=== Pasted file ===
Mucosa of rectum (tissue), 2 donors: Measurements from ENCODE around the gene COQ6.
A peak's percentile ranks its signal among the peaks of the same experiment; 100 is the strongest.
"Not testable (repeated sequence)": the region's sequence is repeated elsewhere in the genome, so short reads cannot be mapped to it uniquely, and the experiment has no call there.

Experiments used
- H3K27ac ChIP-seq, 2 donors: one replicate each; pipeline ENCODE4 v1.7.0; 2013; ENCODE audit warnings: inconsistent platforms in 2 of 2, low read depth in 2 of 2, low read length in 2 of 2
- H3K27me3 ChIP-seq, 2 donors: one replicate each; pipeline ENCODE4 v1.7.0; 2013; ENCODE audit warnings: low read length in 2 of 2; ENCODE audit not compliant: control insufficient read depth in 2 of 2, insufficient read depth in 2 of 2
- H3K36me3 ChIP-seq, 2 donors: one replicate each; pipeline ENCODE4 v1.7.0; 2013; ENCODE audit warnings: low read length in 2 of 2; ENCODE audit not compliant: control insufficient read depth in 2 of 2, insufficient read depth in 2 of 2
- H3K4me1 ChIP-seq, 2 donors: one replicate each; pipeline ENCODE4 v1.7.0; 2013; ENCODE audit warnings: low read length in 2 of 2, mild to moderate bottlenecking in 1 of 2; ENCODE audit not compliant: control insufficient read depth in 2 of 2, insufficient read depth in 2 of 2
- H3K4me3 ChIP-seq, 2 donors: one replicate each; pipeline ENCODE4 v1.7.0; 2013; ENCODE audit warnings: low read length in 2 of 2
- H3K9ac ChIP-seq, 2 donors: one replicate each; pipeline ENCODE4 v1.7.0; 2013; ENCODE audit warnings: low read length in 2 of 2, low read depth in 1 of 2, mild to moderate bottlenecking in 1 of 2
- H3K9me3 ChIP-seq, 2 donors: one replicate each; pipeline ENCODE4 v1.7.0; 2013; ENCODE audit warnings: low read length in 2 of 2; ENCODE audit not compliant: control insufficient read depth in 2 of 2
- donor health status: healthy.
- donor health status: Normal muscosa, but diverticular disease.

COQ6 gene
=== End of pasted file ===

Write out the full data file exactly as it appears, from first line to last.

Mucosa of rectum (tissue), 2 donors: Measurements from ENCODE around the gene COQ6.
A peak's percentile ranks its signal among the peaks of the same experiment; 100 is the strongest.
"Not testable (repeated sequence)": the region's sequence is repeated elsewhere in the genome, so short reads cannot be mapped to it uniquely, and the experiment has no call there.

Experiments used
- H3K27ac ChIP-seq, 2 donors: one replicate each; pipeline ENCODE4 v1.7.0; 2013; ENCODE audit warnings: inconsistent platforms in 2 of 2, low read depth in 2 of 2, low read length in 2 of 2
- H3K27me3 ChIP-seq, 2 donors: one replicate each; pipeline ENCODE4 v1.7.0; 2013; ENCODE audit warnings: low read length in 2 of 2; ENCODE audit not compliant: control insufficient read depth in 2 of 2, insufficient read depth in 2 of 2
- H3K36me3 ChIP-seq, 2 donors: one replicate each; pipeline ENCODE4 v1.7.0; 2013; ENCODE audit warnings: low read length in 2 of 2; ENCODE audit not compliant: control insufficient read depth in 2 of 2, insufficient read depth in 2 of 2
- H3K4me1 ChIP-seq, 2 donors: one replicate each; pipeline ENCODE4 v1.7.0; 2013; ENCODE audit warnings: low read length in 2 of 2, mild to moderate bottlenecking in 1 of 2; ENCODE audit not compliant: control insufficient read depth in 2 of 2, insufficient read depth in 2 of 2
- H3K4me3 ChIP-seq, 2 donors: one replicate each; pipeline ENCODE4 v1.7.0; 2013; ENCODE audit warnings: low read length in 2 of 2
- H3K9ac ChIP-seq, 2 donors: one replicate each; pipeline ENCODE4 v1.7.0; 2013; ENCODE audit warnings: low read length in 2 of 2, low read depth in 1 of 2, mild to moderate bottlenecking in 1 of 2
- H3K9me3 ChIP-seq, 2 donors: one replicate each; pipeline ENCODE4 v1.7.0; 2013; ENCODE audit warnings: low read length in 2 of 2; ENCODE audit not compliant: control insufficient read depth in 2 of 2
- donor health status: healthy.
- donor health status: Normal muscosa, but diverticular disease.

COQ6 gene